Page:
Urban farming initiatives are everywhere, but real questions remain about their economic viability. To take things to the next level, Wageningen University has posed a challenge to students around the world: “Design the ultimate urban greenhouse.”
Sourcing food close to where we live is nothing new – humans have done it for millennia. But over the last century, the emergence of low-cost transport, cheap labor and advancing technology has increased the distance between field and plate. In addition, economies of scale and farming subsidies often make it more attractive for consumers, especially in the West, to import from afar produce that could be grown at home.
Urban farms are here to stay
But there’s a backlash. The explosion in urban populations, as well as increasing consumer demands for fresh, locally grown produce, fewer pesticides and stricter food safety controls, are driving movements to green our cities. Urban farms are not just ‘hip,’ but, according to Cindy van Rijswick, Senior Industry Analyst at Rabobank, they are “here to stay.”
“They will take on many different forms in the future,” she predicts. “In the cities themselves we will see rather small-scale production of high-quality produce, often combined with a restaurant, shop, or social project. But to make urban farming economically viable we will need larger projects, with more focus on efficiency; these are more likely to be found on a city’s outskirts.”
“Urban farms will take on many different forms in the future”- Cindy van Rijswick, RaboResearch
The Bijlmerbajes: Could these former Amsterdam prison towers become a flourishing urban farm?
Photo: Sven Menschel
A ten-year challenge
The Urban Greenhouse Challenge, initiated by Wageningen University in the Netherlands, aims to address the predicament of urban farming. Project officer Marta Eggers: “We invited students from universities around the world to form multi-disciplinary teams and submit ideas for one of the towers of Amsterdam’s former prison, the Bijlmerbajes.” The challenge will take place every other year for the next ten years, focusing on repurposing diverse locations like old schools, factories, or, as in this case, a prison.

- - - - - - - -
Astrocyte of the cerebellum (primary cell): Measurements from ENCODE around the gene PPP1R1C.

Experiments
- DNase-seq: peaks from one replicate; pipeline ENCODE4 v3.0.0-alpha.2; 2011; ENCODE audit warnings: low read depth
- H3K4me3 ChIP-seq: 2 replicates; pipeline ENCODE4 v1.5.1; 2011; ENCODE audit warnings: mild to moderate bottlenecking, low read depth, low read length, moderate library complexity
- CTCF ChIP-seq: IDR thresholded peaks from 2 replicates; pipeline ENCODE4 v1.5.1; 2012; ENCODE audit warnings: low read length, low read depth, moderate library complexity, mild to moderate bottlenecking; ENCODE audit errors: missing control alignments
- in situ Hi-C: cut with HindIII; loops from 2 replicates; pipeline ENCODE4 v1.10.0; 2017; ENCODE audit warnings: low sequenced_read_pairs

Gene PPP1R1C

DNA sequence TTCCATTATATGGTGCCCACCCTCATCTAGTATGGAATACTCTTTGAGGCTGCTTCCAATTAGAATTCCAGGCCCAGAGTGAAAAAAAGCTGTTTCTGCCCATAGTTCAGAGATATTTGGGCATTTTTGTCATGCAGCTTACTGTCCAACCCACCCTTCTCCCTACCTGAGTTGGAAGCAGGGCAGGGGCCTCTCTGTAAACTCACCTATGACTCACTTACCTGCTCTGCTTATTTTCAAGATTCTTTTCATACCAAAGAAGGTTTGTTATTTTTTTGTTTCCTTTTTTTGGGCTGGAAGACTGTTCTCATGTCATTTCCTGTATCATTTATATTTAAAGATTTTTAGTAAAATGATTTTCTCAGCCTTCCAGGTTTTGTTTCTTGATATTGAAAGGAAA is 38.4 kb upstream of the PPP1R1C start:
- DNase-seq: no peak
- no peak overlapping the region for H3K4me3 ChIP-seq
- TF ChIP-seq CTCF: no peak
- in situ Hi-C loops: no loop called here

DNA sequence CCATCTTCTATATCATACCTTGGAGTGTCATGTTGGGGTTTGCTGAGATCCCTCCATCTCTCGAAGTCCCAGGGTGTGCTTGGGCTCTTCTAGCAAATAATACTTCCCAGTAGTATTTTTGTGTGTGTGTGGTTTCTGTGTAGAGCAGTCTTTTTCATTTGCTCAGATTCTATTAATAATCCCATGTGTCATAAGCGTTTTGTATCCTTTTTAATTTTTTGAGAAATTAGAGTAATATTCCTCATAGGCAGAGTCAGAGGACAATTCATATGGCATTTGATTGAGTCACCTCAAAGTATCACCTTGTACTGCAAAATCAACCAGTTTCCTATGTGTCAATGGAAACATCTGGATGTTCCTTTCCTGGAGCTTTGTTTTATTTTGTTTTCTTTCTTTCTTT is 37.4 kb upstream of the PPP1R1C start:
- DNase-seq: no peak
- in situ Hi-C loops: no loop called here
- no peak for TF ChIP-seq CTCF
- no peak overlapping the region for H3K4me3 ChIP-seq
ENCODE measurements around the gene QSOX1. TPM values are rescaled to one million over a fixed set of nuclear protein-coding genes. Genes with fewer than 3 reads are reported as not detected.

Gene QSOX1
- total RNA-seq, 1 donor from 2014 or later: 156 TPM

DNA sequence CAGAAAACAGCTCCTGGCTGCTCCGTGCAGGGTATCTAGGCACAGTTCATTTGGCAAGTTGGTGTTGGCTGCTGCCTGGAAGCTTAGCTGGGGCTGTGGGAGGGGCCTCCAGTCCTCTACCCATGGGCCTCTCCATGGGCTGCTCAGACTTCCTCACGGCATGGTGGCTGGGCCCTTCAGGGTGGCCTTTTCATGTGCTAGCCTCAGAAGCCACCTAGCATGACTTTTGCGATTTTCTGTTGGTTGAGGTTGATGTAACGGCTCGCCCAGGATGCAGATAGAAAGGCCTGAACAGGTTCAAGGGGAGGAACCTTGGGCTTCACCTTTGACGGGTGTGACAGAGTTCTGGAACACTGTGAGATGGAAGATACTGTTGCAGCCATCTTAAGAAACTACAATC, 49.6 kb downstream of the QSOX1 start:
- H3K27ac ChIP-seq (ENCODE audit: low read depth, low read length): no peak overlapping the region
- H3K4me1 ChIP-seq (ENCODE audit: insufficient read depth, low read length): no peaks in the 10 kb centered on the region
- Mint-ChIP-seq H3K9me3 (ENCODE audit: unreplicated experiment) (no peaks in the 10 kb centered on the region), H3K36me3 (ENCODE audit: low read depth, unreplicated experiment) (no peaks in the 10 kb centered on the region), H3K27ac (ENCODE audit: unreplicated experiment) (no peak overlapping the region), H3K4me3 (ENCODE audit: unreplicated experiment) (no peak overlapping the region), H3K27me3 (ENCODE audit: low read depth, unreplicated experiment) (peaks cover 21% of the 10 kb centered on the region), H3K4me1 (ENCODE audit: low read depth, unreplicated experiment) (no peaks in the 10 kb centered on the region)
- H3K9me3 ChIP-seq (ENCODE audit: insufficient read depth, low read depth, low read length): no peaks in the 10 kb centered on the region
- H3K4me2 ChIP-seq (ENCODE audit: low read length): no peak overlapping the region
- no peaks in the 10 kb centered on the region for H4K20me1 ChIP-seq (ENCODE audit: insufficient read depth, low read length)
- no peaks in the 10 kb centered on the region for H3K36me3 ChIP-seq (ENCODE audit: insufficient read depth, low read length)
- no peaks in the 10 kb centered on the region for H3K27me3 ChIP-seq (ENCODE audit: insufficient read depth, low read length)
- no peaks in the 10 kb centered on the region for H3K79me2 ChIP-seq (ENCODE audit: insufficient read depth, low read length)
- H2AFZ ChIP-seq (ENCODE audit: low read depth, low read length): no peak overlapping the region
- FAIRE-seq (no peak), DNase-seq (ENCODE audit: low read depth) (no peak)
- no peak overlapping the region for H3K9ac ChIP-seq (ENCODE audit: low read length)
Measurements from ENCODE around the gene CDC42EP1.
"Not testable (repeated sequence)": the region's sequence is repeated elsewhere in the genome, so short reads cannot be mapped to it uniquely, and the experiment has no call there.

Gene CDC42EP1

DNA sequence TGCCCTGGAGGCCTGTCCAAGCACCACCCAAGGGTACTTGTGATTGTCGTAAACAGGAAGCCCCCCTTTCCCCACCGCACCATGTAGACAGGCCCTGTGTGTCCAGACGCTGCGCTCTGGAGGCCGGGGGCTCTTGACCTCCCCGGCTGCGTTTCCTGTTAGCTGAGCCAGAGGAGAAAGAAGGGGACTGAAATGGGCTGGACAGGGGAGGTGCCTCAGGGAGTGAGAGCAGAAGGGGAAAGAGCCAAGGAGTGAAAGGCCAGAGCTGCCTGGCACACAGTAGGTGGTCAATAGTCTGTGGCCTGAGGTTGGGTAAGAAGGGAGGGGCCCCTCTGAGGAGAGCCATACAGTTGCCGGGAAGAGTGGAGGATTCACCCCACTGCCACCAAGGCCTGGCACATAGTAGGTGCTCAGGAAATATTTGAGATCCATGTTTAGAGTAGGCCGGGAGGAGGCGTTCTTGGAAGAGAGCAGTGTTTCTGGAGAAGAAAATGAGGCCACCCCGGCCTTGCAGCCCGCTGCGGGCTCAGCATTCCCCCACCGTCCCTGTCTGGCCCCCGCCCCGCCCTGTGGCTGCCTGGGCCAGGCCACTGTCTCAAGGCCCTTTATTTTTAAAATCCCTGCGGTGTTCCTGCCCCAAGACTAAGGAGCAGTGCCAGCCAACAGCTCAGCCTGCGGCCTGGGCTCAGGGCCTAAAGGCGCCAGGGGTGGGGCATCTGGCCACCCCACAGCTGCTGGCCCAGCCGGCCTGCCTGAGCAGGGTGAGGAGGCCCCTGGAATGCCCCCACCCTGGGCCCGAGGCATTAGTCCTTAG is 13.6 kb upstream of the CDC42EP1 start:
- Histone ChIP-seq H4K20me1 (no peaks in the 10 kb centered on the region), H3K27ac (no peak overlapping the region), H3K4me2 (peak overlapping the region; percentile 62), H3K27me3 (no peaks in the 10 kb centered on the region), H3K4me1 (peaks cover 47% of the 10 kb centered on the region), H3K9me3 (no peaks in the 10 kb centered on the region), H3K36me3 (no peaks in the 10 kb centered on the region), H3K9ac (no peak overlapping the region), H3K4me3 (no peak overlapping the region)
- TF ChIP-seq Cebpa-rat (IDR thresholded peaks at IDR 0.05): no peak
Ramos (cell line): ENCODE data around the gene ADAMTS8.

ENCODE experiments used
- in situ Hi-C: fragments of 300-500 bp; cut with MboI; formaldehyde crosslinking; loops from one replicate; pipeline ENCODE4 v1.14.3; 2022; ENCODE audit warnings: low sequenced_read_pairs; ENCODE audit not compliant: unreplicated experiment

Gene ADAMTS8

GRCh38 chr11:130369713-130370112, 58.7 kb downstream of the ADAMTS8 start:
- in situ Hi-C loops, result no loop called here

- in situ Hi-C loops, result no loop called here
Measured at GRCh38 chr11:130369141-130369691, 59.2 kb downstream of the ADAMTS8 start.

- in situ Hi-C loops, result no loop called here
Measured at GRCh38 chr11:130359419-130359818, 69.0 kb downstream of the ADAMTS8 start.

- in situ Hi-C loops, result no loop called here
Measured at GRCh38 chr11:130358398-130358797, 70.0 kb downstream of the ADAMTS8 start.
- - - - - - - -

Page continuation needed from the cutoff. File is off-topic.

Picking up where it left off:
The challenge is to bring professional food production into an urban neighborhood, linking it to local resource flows and energy systems. “The designs had to encourage citizens to actively engage with the sustainable production and consumption of healthy food,” adds Eggers. “We interpreted the word ‘greenhouse’ broadly to include vertical farming, integrated growing systems and aquaponics.”
“The designs had to encourage citizens to actively engage”- Marta Eggers, Wageningen University
Forty teams from all over the world submitted ideas and fourteen finalists have been invited to pitch their concepts to a panel of experts on August 28 at Wageningen University. The winners will receive €10,000 toward setting up a start-up or presenting their ideas to relevant international audiences.
Economic viability is perhaps the biggest stumbling block for the success of many urban farms. Local governments can be difficult to convince of the opportunities farms create and inner-city rents can be prohibitive. Just last month Urban Farmers in The Hague, the largest city farm in Europe, declared bankruptcy. To that end, the student teams also focused on including value drivers such as education and research spaces, community meeting points, waste hubs and collaborative food banks to make their farms economically feasible – a precondition of the submission.
The student teams research urban farming in Amsterdam.
Photo: Sven Menschel
Rooftop restaurants and waste hubs
Eggers: “The finalists’ proposals include research centers, public kitchens and rooftop restaurants for the consumption of grown produce. Other ideas unearth the value of urban waste, turning it into biochar.”
The students, all studying subjects relevant to the challenge, played to the strengths of urban farming, such as controlled growing conditions – a big plus when compared to the rural model, where the whims of nature can affect farmers’ livelihoods. Some projects consider using robots to replace costly labor; others tap into the availability of cities’ sustainable energy sources.
“Urban farming practices secure the food chain as well as making certain fresh produce locally available,” concludes Van Rijswick. Who knows? With the next generation taking up the mantle, city dwellers may be able to pick up fresh, locally produced ingredients for dinner on their way home from work.
Watch the Urban Greenhouse Challenge finalists’ video pitches here. Vote for your favorite and contribute to the dialogue on sustainable, global food production of the future. Voting closes midday on August 27.